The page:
That includes missing a big one along the way. Caleb Daniels missed that late one at UConn. Since then, he’s made 20 of 23, his percentage up to 85.1%.

Daniels is an interesting case since he transferred to Villanova from Tulane, where he was top scorer. As a freshman, Daniels made 80%, then dropped to 68.7% as a sophomore. After moving to ‘Nova, he sat out a season, then made 79.2%.

“Your mental is what matters most when you approach the free-throw line,” Daniels said.. “How are you going to approach it? Are you going to have confidence in yourself to make this shot, to be in the moment, to lock in? Or are you just going to wish that it goes by?”

That’s the first part, Daniels said.

“The second thing, your form,” Daniels said. “Following through, making sure that your guide hand is staying with the ball as well. Staying locked into that.”

Form adjustments after he got here?

“A little bit here,” Daniels said. “They taught me to set the ball before I actually released the ball. Make sure everything is tight. Before I didn’t really have the details down, how I have it now.”

Nobody sets the ball better than Dixon, who drew quite a few opponents into the lane early for violations. The big man doesn’t have a hitch. He just sets the ball as instructed for a beat.

“I would hope it’s on the [opposing] scouting report,” Dixon said. “I don’t really get it. I don’t understand. I really don’t. But it happens. I set it. There’s no pump fake. I do it every time. I do it every single day the same way in practice. I don’t get it.”

They all trust what they do … “set, lift,” Dixon said. “Trust the mechanics.”

Of course, they work on it. “Before practice, during practice, after practice,” Dixon said. “On our own time. Everything you can think of, trying to put pressure on, every situation.”

“You’re always creating habits, no matter what you’re doing,” Gillespie said. “If you’re going to do it, you may as well do it game speed, game repetitions. I think that’s what we do.”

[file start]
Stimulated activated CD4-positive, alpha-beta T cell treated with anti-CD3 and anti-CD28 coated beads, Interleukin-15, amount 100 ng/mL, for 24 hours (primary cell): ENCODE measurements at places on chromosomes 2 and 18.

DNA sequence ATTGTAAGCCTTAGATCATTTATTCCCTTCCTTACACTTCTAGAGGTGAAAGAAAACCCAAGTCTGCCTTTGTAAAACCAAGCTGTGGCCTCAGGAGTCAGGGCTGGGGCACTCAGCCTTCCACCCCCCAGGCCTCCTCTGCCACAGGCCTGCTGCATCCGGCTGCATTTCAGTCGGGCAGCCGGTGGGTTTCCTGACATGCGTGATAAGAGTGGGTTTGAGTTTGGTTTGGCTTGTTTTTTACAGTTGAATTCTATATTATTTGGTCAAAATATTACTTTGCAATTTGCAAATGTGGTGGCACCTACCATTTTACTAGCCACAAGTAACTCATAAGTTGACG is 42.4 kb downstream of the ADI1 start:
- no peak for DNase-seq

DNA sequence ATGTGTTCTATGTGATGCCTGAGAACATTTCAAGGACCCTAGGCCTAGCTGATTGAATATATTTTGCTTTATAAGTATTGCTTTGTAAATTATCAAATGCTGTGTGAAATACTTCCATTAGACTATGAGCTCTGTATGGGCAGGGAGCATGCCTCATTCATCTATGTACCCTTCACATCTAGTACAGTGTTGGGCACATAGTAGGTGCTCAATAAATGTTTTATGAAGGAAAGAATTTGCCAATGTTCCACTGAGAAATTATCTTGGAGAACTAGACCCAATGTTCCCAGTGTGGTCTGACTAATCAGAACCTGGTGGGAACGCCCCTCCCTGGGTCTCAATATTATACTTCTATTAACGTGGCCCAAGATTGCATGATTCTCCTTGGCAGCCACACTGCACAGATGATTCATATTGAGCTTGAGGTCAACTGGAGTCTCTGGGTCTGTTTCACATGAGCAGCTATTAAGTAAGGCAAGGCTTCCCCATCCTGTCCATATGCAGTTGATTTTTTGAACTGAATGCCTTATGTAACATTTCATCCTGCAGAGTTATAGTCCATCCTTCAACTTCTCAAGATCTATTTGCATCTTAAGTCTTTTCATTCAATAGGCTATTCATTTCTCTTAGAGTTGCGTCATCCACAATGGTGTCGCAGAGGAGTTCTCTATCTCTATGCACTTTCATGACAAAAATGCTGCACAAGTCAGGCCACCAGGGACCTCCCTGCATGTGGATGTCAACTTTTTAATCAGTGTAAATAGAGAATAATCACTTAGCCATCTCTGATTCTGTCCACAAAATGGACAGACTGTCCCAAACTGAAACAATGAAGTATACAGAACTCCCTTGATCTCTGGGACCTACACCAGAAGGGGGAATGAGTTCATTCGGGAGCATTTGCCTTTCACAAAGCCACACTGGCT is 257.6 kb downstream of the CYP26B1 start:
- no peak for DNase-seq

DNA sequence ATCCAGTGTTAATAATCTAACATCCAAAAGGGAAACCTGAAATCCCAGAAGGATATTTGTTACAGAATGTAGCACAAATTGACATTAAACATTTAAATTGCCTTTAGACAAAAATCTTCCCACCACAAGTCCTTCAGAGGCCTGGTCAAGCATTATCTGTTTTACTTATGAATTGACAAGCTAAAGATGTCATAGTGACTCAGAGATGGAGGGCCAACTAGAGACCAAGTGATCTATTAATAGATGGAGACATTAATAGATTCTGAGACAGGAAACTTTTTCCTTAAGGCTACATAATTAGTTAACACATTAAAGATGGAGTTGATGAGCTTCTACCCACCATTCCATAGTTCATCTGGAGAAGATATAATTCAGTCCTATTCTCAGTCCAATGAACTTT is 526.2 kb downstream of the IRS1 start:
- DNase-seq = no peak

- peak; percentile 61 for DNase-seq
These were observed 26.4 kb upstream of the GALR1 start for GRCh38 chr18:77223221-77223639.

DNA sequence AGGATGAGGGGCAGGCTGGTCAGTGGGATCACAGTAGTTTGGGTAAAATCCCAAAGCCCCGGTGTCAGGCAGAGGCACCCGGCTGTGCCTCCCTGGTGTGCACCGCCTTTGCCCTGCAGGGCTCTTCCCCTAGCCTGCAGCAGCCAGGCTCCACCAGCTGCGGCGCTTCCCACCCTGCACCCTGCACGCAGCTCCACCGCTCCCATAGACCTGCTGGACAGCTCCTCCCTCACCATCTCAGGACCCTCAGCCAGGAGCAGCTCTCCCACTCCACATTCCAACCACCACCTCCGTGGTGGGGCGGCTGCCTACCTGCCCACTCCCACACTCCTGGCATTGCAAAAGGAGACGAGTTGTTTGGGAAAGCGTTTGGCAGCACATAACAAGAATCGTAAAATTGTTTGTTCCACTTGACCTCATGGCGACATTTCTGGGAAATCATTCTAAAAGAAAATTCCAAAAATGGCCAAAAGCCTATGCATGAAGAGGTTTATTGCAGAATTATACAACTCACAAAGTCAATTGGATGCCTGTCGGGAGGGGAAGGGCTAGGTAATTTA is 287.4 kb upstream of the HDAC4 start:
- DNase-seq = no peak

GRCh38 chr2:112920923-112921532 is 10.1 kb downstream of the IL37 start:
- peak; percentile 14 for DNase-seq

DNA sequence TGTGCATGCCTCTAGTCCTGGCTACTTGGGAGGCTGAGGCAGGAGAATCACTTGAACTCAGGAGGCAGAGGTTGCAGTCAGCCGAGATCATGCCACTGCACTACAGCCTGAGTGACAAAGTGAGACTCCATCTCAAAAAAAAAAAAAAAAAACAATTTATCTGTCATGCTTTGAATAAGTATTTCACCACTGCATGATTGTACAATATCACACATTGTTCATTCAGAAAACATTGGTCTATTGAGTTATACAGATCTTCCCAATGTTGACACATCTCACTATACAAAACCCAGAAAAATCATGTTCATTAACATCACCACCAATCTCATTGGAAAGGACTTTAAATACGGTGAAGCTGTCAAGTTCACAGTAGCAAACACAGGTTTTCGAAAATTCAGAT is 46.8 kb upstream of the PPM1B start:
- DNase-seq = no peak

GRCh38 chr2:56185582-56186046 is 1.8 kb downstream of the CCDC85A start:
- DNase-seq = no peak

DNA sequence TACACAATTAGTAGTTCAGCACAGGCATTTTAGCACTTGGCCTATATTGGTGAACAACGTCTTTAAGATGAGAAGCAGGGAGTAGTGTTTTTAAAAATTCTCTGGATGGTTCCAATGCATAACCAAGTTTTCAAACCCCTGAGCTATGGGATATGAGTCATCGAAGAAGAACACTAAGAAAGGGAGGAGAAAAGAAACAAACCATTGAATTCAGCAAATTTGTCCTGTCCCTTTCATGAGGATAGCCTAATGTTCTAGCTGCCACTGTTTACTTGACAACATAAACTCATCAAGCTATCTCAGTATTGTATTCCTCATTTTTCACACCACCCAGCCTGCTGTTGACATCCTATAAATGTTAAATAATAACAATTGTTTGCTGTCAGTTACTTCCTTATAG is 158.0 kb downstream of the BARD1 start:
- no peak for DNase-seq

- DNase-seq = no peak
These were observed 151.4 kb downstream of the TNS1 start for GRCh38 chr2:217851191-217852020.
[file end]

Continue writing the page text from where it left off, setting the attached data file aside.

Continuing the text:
It’s the same thing every year – “the same thing over and over again,” Gillespie said. “We did the same things in 2018, 2019 – all five years I’ve been here, we’ve always done the same things.”

Villanova made 77.9% in winning the 2018 NCAA title, then 72.8% in ‘19, 75.9 in ‘20, and 76.3 in ‘21. That all suggests that Wright is correct, having veterans is what’s going on here. You can’t say the shorter Villanova rotation is the whole thing since players outside the primary six-man rotation have made 37 of 41 in their limited minutes.

Kansas makes 71.9% of its free throws, after making just 13 of 26 in beating Miami, after a more impressive 20 of 28 in beating Providence and 19 of 20 in beating Creighton. Which Jayhawks team shows up at the line will have a huge bearing on this one.

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A reporter from the Wall Street Journal asked Wright this week if he thought opponents, knowing the strong percentages, tried to defend Villanova in a way to foul the Wildcats less?

“Great question,” Wright said. “I have not noticed that. We have honestly not looked at that. I’m a coach, I think we’re getting fouled all the time – every coach does. That would be something really interesting to look at.”

“Some games, we know, you might not make them,” Gillespie said. “Some games, you will. Doesn’t matter if you do or you don’t because you know you prepared for that.”

Whatever happened with Slater at the foul line in that tie game with one more foul shot, trying to avoid a Big East quarterfinal departure for the second straight year? Well, Villanova’s practice drill isn’t called Miss the shot, we’ll try again in overtime.